Talking to the Wall and Listening to Silence
There are certain things that you seem to miss just when you don’t have them. After experience some rather obvious problems in communication you finally see how much you value the. Last fall I was part of a team very we simply did not share a language. Officially the language was English, but one member of the team was less than proficient in it and prefered to talk in his native tongue unless we were in direct talk or in an “official” meeting settings.
This of course lead to situation where a lot of communication in my team was conducted in a language that I personally did not understand. Not only did I feel left out, but I also missed out on a lot of something that I call “passive” communication, I did not know what they were talking about, whatever the problem was, what conclusions they got etc. All that is hugely important as only a fraction of all relevant communication in a project happen during “meetings”. Meetings should be avoided anyway.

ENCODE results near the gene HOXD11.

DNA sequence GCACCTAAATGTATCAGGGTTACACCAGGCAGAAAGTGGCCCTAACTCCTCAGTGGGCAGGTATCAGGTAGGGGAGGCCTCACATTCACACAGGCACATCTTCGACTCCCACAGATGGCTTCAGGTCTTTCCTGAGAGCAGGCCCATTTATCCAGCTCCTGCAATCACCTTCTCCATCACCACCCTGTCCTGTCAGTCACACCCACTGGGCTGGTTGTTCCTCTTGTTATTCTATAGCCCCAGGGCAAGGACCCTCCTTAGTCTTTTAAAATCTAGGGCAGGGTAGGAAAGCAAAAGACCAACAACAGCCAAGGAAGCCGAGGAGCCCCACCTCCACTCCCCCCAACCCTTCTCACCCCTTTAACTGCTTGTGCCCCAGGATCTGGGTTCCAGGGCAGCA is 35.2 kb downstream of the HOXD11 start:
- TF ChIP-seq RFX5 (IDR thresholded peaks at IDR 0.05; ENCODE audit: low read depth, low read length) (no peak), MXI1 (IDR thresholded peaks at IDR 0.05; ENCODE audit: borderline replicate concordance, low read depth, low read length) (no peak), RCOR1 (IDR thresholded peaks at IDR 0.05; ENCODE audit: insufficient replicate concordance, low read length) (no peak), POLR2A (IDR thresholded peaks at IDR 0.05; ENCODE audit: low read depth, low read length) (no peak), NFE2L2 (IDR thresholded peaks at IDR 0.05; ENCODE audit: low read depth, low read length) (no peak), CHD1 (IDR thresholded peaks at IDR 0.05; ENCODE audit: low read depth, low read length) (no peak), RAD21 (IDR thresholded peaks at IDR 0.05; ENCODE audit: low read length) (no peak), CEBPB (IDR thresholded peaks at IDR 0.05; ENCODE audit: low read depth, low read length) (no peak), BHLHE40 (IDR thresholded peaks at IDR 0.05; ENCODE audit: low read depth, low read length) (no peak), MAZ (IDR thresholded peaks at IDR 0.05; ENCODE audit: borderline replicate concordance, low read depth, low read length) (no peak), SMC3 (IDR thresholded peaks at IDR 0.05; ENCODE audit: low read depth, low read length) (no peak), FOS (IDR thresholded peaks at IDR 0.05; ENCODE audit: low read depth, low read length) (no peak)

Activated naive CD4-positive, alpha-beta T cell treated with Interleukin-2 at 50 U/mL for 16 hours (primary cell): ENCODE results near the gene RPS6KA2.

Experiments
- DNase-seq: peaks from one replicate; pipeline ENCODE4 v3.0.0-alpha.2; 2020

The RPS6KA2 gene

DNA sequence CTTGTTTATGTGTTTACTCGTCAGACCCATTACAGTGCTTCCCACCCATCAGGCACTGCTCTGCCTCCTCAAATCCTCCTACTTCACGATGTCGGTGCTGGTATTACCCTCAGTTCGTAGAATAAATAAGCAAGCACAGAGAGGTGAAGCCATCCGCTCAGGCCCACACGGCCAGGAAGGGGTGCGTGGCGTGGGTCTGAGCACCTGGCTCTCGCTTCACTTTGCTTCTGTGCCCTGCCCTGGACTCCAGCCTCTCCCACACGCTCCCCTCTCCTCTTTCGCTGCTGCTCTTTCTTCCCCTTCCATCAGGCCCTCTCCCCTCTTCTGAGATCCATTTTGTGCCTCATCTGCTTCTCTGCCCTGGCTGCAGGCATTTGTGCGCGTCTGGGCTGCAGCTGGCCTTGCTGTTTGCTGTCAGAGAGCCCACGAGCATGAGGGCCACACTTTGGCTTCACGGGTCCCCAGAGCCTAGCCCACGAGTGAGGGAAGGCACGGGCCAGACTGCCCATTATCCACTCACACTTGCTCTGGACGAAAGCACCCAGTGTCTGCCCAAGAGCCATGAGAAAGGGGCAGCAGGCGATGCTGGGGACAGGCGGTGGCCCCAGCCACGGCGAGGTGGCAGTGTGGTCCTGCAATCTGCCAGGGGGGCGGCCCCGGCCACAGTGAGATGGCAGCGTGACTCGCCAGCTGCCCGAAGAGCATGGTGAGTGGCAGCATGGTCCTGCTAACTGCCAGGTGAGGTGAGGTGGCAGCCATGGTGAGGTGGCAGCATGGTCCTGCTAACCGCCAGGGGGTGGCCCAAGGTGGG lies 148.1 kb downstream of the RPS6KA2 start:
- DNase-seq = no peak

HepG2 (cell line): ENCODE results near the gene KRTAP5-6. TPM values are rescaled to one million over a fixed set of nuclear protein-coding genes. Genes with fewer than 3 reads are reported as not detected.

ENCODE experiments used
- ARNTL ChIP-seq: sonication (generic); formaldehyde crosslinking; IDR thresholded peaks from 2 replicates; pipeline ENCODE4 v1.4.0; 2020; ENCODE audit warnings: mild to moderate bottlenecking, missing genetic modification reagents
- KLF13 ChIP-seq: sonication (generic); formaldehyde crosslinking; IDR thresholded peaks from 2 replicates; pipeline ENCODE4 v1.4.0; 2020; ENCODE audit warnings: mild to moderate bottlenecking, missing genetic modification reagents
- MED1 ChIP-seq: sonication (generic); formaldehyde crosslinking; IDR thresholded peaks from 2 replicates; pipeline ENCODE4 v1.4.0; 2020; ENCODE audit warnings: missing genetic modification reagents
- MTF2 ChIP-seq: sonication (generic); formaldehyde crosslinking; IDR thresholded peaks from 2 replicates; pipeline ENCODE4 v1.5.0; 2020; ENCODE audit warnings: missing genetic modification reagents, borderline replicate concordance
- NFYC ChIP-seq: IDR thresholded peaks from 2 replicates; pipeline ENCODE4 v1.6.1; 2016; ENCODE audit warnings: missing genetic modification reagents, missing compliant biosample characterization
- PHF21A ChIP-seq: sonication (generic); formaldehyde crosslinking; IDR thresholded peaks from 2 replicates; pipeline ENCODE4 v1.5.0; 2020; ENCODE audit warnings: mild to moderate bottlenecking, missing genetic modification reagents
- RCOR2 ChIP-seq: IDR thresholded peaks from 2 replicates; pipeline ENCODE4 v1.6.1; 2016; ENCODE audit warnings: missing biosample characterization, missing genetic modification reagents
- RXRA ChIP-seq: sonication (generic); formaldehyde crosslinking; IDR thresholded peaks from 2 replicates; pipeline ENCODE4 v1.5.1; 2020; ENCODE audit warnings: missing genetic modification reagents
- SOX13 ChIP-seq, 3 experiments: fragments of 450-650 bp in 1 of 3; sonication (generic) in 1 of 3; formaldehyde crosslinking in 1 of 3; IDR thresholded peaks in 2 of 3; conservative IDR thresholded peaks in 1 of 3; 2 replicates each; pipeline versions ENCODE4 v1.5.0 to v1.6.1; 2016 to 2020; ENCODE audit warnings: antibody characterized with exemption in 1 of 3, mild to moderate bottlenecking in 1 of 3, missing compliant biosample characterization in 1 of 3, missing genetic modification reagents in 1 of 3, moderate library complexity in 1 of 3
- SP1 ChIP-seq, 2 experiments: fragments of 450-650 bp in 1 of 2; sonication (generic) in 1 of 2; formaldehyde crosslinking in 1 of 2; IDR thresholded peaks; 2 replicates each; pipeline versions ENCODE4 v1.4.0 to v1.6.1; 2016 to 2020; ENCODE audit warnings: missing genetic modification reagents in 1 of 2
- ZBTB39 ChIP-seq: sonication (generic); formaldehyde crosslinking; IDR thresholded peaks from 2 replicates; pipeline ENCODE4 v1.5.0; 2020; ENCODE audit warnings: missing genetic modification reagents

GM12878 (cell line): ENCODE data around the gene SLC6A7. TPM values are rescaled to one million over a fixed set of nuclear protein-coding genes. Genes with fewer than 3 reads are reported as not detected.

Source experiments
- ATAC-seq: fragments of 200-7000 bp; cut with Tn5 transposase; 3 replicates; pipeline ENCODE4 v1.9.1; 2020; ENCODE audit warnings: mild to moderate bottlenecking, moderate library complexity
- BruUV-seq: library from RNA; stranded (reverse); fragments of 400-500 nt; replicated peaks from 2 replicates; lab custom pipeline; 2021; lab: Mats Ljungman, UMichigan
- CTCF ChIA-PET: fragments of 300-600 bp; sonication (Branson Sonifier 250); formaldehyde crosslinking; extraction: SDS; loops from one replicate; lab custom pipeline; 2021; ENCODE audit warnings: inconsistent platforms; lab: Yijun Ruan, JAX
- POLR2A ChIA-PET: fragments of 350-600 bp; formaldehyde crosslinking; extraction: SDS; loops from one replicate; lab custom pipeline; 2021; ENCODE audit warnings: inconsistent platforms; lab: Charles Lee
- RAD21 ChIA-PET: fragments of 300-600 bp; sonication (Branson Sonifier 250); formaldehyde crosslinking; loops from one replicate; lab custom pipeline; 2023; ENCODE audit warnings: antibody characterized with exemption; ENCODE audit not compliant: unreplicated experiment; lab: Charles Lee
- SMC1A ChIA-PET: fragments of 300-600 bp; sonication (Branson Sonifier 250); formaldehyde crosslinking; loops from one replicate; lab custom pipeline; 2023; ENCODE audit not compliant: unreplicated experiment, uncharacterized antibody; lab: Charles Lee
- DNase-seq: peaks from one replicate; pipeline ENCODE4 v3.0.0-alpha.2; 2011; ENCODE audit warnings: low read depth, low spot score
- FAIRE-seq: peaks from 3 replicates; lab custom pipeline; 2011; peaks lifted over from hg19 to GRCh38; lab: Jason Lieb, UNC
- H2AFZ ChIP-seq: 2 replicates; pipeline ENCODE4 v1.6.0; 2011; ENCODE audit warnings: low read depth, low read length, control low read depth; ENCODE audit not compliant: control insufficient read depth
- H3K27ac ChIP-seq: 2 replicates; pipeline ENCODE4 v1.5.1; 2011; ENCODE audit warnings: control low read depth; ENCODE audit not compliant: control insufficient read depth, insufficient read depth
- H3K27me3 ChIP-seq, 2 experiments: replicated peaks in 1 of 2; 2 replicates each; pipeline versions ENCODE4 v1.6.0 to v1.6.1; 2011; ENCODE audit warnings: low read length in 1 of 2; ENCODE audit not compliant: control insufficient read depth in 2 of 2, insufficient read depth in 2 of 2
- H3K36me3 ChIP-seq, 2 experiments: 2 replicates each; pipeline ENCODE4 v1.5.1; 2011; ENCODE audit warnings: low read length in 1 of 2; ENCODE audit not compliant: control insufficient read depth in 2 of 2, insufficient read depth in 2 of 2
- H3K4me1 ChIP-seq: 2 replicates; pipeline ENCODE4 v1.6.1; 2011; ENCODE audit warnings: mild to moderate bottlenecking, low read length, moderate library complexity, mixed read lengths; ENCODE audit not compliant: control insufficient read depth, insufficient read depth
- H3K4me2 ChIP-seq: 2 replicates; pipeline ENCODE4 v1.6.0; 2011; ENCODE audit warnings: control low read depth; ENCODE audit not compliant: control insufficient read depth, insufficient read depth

Small but important design decisions happen throughout the day and these are the decisions that in the shape how the project ends up looking, specially from the code point of view.
Geographical distribution is equally bad or sometimes even worse. It is very easy to disconnect from rest of the team and get sucked into your own silo even more. The counter this it is essential to communicate at least via instant messaging channel that should be widely used within the team and the nature of the banter should not be too official. Jokes should fly and funny links passed essential. The team needs to bond.
This leads me to argue that working from home works best in cases where the team is well functioning and barriers of communication are already removed. Working from home does have some obvious benefits
- less time in commute
- calm environment
- quality of life can be better.
I am not against that, but I think that at least at the beginning of a new project or when joining a new team the team should sit together to get to proper and productive mood.
Well, not any situation is perfect and as a professional you always have the responsibility to do your job and contribute even if not everything is perfect. Voicing your concerns and making your criticism is the first step, but people who actually act instead of just complaining are so much more valuable. Nobody wants to sit next to a cry-baby.
Too much is too much and sometimes it just might be the best thing to take a cue from Daniel Temme, but just don’t do it too often. I have personally discarded a client for having too many jobs during the past 5 years.